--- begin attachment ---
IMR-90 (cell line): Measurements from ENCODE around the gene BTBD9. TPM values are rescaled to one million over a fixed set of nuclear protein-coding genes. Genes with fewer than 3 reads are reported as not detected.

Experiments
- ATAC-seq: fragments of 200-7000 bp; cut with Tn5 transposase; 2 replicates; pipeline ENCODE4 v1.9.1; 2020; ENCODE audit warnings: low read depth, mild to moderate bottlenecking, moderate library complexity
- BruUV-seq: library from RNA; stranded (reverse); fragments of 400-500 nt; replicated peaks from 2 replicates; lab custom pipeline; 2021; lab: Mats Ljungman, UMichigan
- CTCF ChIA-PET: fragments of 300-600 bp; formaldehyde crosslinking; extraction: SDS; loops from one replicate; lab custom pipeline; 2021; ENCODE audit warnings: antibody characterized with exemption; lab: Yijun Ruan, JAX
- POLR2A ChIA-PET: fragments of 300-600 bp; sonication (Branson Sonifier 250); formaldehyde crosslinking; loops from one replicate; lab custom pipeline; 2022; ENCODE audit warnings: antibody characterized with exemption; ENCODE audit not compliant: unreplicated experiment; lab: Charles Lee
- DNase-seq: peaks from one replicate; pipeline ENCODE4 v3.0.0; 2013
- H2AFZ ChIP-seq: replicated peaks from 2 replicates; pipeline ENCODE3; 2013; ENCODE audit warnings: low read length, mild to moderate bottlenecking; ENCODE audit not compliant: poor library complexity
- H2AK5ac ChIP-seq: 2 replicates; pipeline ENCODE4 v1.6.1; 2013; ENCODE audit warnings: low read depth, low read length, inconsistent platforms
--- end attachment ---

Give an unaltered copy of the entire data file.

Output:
IMR-90 (cell line): Measurements from ENCODE around the gene BTBD9. TPM values are rescaled to one million over a fixed set of nuclear protein-coding genes. Genes with fewer than 3 reads are reported as not detected.

Experiments
- ATAC-seq: fragments of 200-7000 bp; cut with Tn5 transposase; 2 replicates; pipeline ENCODE4 v1.9.1; 2020; ENCODE audit warnings: low read depth, mild to moderate bottlenecking, moderate library complexity
- BruUV-seq: library from RNA; stranded (reverse); fragments of 400-500 nt; replicated peaks from 2 replicates; lab custom pipeline; 2021; lab: Mats Ljungman, UMichigan
- CTCF ChIA-PET: fragments of 300-600 bp; formaldehyde crosslinking; extraction: SDS; loops from one replicate; lab custom pipeline; 2021; ENCODE audit warnings: antibody characterized with exemption; lab: Yijun Ruan, JAX
- POLR2A ChIA-PET: fragments of 300-600 bp; sonication (Branson Sonifier 250); formaldehyde crosslinking; loops from one replicate; lab custom pipeline; 2022; ENCODE audit warnings: antibody characterized with exemption; ENCODE audit not compliant: unreplicated experiment; lab: Charles Lee
- DNase-seq: peaks from one replicate; pipeline ENCODE4 v3.0.0; 2013
- H2AFZ ChIP-seq: replicated peaks from 2 replicates; pipeline ENCODE3; 2013; ENCODE audit warnings: low read length, mild to moderate bottlenecking; ENCODE audit not compliant: poor library complexity
- H2AK5ac ChIP-seq: 2 replicates; pipeline ENCODE4 v1.6.1; 2013; ENCODE audit warnings: low read depth, low read length, inconsistent platforms